SEC Charges Four Unregistered Brokers Who Sold Sky Group Securities
Litigation Release No. 25443 / July 13, 2022
Securities and Exchange Commission v. Manuel Alvis, No. 1:22-cv-22140 (S.D. Fla. filed July 13, 2022)
Securities and Exchange Commission v. Joseph Boulos, No. 1:22-cv-22142 (S.D. Fla. filed July 13, 2022)
Securities and Exchange Commission v. Carlos Pingarron, No. 1:22-cv-22143 (S.D. Fla. filed July 13, 2022)
Securities and Exchange Commission v. Carlos Sorondo, No. 1:22-cv-22144 (S.D. Fla. filed July 13, 2022)
The Securities and Exchange Commission today announced charges against four individuals for unlawfully selling securities of Sky Group USA, LLC, a payday loan company based in Miami, Florida. The SEC previously charged Sky Group and its owner and CEO with fraudulently raising at least $66 million through the sale of securities in the form of promissory notes to more than 500 retail investors, including many members of the South Florida Venezuelan-American community.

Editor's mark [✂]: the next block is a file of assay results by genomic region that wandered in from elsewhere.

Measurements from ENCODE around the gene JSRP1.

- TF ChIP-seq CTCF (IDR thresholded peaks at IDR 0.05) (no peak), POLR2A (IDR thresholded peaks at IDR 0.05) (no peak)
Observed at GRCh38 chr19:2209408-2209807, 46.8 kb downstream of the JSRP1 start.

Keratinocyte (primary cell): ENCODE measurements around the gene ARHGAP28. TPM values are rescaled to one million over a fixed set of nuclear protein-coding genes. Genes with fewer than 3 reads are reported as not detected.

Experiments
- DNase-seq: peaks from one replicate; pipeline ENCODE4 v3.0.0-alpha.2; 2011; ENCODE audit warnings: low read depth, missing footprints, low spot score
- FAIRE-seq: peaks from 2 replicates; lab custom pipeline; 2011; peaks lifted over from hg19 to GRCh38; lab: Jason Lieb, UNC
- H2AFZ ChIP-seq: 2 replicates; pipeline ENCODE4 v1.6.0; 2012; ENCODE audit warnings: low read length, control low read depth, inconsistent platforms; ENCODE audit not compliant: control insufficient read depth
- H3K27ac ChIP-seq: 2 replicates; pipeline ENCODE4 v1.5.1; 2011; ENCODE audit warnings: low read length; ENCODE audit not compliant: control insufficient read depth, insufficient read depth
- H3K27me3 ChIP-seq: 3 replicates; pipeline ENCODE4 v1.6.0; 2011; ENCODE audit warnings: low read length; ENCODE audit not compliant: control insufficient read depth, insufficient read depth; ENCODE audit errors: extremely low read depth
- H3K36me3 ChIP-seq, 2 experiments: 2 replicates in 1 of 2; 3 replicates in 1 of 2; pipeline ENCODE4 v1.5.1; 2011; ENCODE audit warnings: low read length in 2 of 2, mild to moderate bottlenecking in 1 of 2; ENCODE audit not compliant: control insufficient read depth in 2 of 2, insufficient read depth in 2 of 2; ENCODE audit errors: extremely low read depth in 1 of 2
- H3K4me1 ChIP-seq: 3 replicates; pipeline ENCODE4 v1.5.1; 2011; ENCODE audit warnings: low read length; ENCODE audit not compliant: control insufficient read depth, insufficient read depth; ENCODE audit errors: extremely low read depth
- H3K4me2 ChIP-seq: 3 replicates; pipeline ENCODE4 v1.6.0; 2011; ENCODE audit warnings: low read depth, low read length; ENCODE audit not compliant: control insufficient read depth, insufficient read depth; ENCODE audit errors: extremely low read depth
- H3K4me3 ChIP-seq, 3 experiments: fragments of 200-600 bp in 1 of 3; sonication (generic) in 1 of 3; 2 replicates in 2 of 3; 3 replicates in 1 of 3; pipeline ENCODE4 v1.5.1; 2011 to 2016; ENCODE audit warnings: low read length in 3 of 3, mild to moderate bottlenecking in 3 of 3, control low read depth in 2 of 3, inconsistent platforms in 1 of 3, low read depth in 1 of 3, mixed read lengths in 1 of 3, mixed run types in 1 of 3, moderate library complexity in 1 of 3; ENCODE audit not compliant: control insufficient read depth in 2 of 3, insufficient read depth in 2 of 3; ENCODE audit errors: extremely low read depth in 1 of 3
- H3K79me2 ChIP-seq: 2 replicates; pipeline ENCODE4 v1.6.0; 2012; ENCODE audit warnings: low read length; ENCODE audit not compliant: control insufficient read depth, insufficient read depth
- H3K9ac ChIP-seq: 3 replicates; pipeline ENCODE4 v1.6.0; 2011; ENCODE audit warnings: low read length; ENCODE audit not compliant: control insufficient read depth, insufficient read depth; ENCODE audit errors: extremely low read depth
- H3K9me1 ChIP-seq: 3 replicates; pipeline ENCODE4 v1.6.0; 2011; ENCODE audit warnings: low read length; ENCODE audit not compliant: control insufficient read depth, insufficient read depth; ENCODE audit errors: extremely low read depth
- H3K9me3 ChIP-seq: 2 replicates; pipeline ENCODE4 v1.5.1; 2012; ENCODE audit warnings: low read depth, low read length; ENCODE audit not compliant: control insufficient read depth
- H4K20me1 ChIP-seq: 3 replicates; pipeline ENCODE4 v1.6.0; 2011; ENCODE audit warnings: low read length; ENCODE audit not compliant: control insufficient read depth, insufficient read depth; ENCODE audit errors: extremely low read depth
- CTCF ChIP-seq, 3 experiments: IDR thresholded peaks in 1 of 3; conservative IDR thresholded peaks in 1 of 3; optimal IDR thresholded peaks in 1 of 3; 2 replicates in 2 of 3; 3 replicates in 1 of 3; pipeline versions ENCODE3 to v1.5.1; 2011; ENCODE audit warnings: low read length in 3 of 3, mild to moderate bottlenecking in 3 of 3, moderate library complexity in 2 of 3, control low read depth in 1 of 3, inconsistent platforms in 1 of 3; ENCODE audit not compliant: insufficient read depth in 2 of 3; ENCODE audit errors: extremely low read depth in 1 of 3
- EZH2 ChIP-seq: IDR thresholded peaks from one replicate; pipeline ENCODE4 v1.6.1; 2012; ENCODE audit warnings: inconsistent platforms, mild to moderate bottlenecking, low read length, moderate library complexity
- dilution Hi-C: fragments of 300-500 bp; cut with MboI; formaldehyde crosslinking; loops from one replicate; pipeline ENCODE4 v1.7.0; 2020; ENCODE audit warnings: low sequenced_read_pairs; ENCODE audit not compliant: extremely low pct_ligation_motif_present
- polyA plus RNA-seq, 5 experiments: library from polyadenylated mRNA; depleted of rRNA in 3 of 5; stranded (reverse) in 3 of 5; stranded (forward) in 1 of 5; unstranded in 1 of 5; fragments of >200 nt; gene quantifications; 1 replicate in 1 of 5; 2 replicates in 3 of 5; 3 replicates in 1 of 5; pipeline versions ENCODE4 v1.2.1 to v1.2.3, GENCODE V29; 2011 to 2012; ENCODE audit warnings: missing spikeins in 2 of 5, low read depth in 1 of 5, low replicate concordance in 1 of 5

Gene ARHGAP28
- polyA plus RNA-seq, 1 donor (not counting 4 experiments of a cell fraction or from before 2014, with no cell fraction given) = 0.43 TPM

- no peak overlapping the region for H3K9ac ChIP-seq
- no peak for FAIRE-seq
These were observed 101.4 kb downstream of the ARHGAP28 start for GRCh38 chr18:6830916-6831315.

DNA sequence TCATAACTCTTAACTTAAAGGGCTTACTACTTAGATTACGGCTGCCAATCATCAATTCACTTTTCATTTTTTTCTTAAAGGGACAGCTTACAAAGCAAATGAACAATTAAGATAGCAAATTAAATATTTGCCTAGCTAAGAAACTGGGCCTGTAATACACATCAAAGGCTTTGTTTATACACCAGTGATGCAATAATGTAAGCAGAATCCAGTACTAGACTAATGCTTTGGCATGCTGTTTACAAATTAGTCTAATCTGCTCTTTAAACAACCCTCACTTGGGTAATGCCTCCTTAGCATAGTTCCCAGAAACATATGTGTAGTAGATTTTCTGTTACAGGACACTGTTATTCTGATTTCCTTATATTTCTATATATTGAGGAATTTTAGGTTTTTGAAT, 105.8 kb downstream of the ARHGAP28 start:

The SEC's complaints allege that Manuel Alvis, Joseph Boulos, Carlos Pingarron, and Carlos Sorondo, four of Sky Group's top-selling sales agents, collectively offered and sold more than $25 million in Sky Group's unregistered promissory notes to at least 346 investors. According to the complaints, the defendants marketed the promissory notes to investors. The defendants collectively earned millions of dollars in commissions on their sales, even though they were not registered as broker-dealers or associated with registered broker-dealers.
The SEC's complaint, filed in the U.S District Court for the Southern District of Florida, charges Alvis, Boulos, Pingarron, and Sorondo with violations of the securities registration provisions of Sections 5(a) and 5(c) of the Securities Act of 1933 and the broker-dealer registration provisions of Section 15(a)(1) of the Securities Exchange Act of 1934. In its litigated complaints against each of the four individual defendants, the SEC is seeking an injunction, disgorgement of allegedly ill-gotten gains with interest, and a civil penalty.
The SEC's investigation was conducted by Alexander Charap, Cecilia Danger, and Crystal Ivory, and supervised by Jessica Weissman, Fernando Torres, and Glenn Gordon. The litigation is being led by Robert K. Levenson and supervised by Teresa Verges.